Monthly Archives: July 2012

Hiring and Retention of Employees

One of the fastest areas of liability exposure for the dental profession is the negligent hiring and retention of employees.

If an owner of a dental practice fails to conduct a due diligence investigation of a potential employee prior to hiring that particular employee, then the owner of the practice may be held liable for the negligent or intentional acts of that particular employee.

Prior to hiring an employee, the owner of a dental practice should conduct a due diligence investigation, which should include the following:

1. Performing a criminal background check;

2. Reviewing the driving history of a potential employee;

In general, negligent hiring is based upon the principle that an owner of a dental practice has an obligation to protect not only the employees, but also the patients.

If the owner of a dental practice fails to conduct a criminal background check on a new or existing employee, and that particular employee commits some type of criminal act against a patient [i.e., improper touching, credit card fraud, etc.], then the owner of the practice may be held liable.

A growing area of potential liability for the owner of a dental practice is the negligent retention of an employee.

If the owner of the practice discovers that an employee has committed a negligent or criminal act while employed at the practice, and the owner of the practice fails to take appropriate disciplinary action against that particular employee, the owner of the practice may be liable if the employee commits a subsequent act.

[Example: The retention of an employee after it is discovered that the employee improperly charged a patients credit card for personal use, or an employee had prior misconduct with a patient].

In today’s society, security is a big concern, especially in the area of domestic violence. The owner of a dental practice may have a certain legal obligation to protect his/her office staff and patients from potential danger.

If an employee is being harassed at work, either by a spouse, significant other, friend, etc., then the owner of the practice should make sure the harassment does not interfere with office operations, or place employees or patients at risk. For example, if a very heated verbal altercation occurs during office hours between an office employee and his or her spouse as a result of a pending divorce, the owner of the practice should immediately address any potential security concerns.

With a little due diligence and the implementation of proper office procedures, the owner of a dental practice should be able to avoid a great deal of liability exposure.

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Informed Consent and the Minor Patient

All dentists should be aware that as a general rule, an unemancipated minor’s consent to treatment is not valid. The consent of a parent or legal guardian must be obtained before treatment is rendered. Unfortunately, many  dentists still provide “routine” dental treatment to their minor patients without obtaining informed consent from the parent or legal guardian of a minor child.

The informed consent process should be a complete and thorough discussion between the dentist and the patient – and the parent of a minor child – as to what procedures will be taking place, including, but not limited to, extractions, root canals, crown and bridge, implants, and incision and drainage. A written informed consent form should be obtained before treatment starts, including any  procedure involving flap reflection, cosmetic dentistry, TMD treatment, orthodontics and IV sedation or general anesthesia.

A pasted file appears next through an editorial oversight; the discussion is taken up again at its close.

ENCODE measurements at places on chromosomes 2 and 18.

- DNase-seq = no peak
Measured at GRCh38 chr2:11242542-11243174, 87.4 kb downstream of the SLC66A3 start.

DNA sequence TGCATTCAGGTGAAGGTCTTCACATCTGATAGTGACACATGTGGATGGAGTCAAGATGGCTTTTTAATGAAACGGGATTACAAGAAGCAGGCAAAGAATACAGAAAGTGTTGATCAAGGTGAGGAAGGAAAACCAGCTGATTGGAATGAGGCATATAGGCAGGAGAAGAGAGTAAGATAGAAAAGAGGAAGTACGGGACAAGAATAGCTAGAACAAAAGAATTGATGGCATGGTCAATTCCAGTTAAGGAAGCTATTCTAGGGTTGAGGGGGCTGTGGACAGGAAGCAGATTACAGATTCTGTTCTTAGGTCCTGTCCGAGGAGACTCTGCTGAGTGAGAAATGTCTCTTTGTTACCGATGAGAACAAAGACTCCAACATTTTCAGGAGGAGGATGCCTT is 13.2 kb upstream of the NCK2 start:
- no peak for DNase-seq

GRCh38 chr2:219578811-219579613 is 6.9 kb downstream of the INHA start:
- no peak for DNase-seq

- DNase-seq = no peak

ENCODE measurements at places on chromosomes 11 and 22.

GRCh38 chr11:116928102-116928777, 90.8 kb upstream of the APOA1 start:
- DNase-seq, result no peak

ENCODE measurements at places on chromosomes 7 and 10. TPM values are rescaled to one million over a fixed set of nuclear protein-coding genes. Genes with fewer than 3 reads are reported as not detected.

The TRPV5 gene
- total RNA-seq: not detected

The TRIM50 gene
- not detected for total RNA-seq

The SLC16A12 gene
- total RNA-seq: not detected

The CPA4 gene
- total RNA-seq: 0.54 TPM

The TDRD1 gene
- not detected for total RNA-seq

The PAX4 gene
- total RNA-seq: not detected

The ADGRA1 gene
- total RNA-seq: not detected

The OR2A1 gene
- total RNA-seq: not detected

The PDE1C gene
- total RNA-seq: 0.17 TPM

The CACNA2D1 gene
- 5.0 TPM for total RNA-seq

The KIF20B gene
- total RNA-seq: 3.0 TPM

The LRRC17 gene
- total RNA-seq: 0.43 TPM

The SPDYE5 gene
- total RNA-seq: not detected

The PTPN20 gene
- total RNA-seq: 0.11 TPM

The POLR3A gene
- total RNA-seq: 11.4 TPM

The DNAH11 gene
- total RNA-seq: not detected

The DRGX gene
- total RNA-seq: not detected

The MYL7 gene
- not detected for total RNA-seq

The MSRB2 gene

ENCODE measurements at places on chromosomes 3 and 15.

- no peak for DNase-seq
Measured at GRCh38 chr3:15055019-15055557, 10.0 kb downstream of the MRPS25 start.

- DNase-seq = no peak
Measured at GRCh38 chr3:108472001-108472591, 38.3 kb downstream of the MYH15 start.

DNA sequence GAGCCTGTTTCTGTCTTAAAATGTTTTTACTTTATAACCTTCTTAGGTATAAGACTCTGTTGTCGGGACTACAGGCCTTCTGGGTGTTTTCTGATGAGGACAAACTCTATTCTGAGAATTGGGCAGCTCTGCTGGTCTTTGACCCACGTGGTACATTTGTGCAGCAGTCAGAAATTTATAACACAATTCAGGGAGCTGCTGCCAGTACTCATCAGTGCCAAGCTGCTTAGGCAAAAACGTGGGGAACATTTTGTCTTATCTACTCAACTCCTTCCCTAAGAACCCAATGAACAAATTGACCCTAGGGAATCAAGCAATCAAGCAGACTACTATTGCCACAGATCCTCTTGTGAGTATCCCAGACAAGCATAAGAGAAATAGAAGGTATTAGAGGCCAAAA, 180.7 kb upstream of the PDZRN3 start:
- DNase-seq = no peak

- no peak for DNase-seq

The informed consent process should include a discussion between the dentist (not just a staff member) and the patient about the nature of the treatment, potential risks and complications, likely benefits, prognosis, alternatives (including referral to a specialist when appropriate), timing and estimated fees.

The informed consent process does not necessarily have to be as detailed for routine diagnostic and treatment measures. However, the patient must be advised about all of the treatment and diagnostic procedures with respect to the proposed dental care, including what is to be done and why. The patient does have a right to refuse even the most routine treatment.

In the case of an unemancipated minor child who is unaccompanied by a parent or legal guardian to your office, you should take a few steps to minimize a potential conflict and reduce your liability exposure.

First, make a professional judgment as to whether any delay in treatment will likely be detrimental to the minor patient’s dental or systemic health. Ask yourself whether it is in the patient’s best interest to proceed with the treatment immediately, or whether treatment can wait until a parent or legal guardian can be contacted.

Next, make a reasonable effort to contact the parent or legal guardian. The patients chart should be updated with cell phone numbers.

A patient’s dental record should contain detailed documentation regarding all of the times you attempted to contact the patient’s parent or legal guardian.

However, if you cannot reach a parent or guardian, it may be prudent to defer routine treatment unless an emergency exists, until you can obtain a parent or guardian’s informed consent.

The verbal consent or signature on a consent form from the parents of a minor child should be sufficient. However, it is essential that the parent granting consent is legally authorized to do so. Divorces can often be highly contentious, to the point where some divorce decrees have stipulated that a non-custodial parent cannot make medical decisions. If a parent has no parental rights, then that parent  is precluded from granting consent on behalf of his or her minor child.